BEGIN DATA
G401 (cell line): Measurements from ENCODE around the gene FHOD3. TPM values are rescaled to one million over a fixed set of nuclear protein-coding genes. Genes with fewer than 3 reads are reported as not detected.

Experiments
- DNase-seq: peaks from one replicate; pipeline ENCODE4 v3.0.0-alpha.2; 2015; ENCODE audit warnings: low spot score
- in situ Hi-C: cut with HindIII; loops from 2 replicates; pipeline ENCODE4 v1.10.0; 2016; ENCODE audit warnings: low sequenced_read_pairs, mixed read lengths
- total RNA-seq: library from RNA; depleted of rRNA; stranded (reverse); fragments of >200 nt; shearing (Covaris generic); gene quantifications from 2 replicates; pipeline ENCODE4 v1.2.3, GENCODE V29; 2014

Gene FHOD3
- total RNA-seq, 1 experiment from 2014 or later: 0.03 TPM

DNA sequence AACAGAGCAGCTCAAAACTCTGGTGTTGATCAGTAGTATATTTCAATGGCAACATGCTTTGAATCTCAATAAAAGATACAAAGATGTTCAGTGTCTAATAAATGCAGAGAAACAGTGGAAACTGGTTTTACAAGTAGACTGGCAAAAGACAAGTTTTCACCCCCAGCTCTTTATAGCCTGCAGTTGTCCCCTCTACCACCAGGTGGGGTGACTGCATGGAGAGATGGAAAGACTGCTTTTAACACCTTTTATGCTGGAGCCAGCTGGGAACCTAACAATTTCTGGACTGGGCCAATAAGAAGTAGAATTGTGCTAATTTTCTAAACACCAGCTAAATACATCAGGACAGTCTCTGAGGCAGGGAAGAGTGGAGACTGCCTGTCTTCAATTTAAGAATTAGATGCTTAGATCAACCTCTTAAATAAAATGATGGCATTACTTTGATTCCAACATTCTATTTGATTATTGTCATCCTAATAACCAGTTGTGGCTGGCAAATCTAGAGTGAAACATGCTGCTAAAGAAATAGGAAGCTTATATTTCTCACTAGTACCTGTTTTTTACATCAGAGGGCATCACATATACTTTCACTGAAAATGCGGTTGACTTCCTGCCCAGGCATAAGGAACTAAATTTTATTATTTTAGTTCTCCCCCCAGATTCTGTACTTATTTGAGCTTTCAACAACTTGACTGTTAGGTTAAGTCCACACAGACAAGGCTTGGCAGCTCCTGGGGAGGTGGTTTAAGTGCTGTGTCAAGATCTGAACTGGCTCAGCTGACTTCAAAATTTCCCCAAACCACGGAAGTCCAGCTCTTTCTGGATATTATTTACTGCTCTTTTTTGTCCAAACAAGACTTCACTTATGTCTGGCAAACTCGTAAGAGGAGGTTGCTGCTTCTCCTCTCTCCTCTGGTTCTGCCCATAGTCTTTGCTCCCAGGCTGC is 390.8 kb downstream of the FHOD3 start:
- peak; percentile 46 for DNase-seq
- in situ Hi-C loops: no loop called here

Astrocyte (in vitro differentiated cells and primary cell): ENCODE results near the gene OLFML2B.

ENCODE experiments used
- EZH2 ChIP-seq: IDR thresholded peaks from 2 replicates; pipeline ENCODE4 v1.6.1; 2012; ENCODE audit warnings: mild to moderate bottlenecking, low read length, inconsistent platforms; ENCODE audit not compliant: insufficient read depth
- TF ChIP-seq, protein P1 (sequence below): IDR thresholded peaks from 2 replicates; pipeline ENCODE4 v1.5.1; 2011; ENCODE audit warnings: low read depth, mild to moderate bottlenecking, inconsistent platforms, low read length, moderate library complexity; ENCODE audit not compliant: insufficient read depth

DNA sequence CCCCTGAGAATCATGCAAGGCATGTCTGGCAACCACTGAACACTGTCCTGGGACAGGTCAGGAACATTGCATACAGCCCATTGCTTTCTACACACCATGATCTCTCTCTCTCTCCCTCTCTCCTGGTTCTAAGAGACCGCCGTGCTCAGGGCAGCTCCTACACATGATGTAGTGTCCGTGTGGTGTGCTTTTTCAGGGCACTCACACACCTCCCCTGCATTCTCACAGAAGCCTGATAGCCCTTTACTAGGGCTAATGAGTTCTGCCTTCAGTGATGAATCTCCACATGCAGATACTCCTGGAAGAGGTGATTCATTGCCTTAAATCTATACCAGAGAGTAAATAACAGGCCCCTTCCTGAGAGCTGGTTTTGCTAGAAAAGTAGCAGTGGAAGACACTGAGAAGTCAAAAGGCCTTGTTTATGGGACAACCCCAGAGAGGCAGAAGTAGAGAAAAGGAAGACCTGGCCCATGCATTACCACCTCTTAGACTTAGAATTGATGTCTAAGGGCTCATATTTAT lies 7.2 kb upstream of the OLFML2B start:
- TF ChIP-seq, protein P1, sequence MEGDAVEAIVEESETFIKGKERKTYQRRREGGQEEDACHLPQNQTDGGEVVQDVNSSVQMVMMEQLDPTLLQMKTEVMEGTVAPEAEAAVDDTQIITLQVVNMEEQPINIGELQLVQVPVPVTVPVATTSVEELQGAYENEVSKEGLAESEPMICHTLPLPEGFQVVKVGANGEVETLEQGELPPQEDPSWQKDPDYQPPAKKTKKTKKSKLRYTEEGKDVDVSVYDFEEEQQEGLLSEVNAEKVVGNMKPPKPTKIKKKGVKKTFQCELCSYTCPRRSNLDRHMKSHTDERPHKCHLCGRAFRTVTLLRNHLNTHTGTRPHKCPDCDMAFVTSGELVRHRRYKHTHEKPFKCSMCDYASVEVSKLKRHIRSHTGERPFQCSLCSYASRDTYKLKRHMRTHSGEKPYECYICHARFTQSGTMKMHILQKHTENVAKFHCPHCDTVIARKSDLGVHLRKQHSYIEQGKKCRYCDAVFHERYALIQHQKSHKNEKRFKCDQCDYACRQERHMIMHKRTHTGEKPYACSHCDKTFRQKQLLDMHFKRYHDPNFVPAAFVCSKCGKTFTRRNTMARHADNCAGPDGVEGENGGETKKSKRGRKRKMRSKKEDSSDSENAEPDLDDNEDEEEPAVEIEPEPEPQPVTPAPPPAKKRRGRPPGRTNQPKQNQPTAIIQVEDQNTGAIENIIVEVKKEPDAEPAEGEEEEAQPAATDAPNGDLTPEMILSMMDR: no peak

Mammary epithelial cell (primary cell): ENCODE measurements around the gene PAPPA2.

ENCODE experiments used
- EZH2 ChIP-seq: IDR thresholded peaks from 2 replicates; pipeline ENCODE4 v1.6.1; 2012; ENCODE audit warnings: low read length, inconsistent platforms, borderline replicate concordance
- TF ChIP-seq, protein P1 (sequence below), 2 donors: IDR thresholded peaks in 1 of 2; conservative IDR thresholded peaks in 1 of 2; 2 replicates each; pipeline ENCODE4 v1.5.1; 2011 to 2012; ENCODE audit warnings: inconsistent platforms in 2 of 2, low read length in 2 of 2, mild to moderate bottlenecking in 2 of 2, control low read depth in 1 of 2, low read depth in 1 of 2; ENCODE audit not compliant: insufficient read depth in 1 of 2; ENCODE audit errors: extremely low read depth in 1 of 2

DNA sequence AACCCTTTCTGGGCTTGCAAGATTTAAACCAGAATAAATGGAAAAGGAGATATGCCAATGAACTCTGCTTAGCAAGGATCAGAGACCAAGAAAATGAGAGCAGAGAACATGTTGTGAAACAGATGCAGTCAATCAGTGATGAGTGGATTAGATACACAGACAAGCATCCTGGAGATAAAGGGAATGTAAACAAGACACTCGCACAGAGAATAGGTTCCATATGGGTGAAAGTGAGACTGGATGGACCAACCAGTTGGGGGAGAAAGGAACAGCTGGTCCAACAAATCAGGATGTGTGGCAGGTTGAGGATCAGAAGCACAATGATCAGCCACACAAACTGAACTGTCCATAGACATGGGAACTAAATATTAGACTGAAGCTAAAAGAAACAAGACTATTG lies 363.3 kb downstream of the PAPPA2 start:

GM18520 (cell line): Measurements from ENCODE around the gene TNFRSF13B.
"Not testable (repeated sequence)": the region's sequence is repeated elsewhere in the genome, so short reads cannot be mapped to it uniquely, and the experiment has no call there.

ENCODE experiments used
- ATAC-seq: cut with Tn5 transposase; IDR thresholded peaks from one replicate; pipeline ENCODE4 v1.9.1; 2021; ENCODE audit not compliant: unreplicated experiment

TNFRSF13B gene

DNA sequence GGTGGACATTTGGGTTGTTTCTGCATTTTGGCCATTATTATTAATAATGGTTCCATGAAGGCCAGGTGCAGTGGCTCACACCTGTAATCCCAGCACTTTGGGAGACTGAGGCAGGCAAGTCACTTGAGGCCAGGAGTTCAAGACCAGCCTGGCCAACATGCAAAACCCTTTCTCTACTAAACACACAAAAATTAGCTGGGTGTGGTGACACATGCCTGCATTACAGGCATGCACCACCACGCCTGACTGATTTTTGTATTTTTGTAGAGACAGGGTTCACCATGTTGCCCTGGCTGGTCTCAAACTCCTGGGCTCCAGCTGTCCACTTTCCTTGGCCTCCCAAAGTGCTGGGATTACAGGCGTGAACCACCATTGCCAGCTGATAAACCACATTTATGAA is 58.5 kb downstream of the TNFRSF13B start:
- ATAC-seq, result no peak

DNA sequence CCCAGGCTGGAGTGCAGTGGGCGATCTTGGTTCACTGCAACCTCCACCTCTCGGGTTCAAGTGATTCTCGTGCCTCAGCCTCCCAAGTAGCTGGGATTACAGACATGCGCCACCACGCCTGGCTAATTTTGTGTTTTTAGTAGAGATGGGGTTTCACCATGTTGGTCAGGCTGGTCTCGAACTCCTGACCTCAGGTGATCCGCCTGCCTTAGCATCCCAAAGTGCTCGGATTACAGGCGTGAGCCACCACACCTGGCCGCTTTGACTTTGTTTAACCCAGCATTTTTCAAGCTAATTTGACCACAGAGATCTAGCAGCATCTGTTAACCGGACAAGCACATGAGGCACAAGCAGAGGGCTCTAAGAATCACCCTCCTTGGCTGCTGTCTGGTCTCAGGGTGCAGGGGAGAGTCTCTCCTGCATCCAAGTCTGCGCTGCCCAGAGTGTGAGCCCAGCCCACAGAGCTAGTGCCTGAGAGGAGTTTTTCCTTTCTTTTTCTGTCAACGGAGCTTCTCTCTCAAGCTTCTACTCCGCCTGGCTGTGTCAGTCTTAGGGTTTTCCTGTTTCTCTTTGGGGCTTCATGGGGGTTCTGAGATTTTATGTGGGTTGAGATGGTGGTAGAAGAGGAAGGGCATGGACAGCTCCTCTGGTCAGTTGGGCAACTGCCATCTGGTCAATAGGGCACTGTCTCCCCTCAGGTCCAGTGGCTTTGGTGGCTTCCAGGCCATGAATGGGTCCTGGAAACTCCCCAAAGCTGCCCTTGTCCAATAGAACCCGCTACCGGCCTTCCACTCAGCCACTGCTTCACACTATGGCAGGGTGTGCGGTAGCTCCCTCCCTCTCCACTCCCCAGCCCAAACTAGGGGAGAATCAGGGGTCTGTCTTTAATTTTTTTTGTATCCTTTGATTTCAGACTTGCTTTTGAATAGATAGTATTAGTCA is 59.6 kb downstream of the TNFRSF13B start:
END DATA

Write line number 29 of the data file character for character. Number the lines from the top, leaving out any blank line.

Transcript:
DNA sequence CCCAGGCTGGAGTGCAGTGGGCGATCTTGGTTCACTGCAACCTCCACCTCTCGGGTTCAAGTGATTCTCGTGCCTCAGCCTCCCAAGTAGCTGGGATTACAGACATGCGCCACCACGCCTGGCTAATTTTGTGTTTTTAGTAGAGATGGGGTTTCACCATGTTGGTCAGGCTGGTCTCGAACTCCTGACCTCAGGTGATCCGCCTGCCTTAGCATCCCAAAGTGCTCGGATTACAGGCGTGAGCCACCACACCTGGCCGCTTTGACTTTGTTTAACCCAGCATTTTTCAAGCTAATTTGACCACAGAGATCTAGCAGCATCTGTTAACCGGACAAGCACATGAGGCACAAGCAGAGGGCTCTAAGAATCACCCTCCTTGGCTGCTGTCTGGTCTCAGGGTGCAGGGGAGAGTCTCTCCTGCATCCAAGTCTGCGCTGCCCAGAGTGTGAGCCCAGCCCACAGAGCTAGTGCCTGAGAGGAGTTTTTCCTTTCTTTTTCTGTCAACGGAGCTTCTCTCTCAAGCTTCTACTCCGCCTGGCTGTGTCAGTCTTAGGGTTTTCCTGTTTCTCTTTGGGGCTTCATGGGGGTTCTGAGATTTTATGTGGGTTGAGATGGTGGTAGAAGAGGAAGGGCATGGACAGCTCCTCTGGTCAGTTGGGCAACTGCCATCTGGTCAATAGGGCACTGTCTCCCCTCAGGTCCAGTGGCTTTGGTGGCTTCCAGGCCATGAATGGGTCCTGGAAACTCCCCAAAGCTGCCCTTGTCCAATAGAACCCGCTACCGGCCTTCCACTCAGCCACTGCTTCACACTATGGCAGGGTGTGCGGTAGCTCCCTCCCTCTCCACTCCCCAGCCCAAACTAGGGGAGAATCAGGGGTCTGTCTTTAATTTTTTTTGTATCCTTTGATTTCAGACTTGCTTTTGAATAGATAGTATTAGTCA is 59.6 kb downstream of the TNFRSF13B start: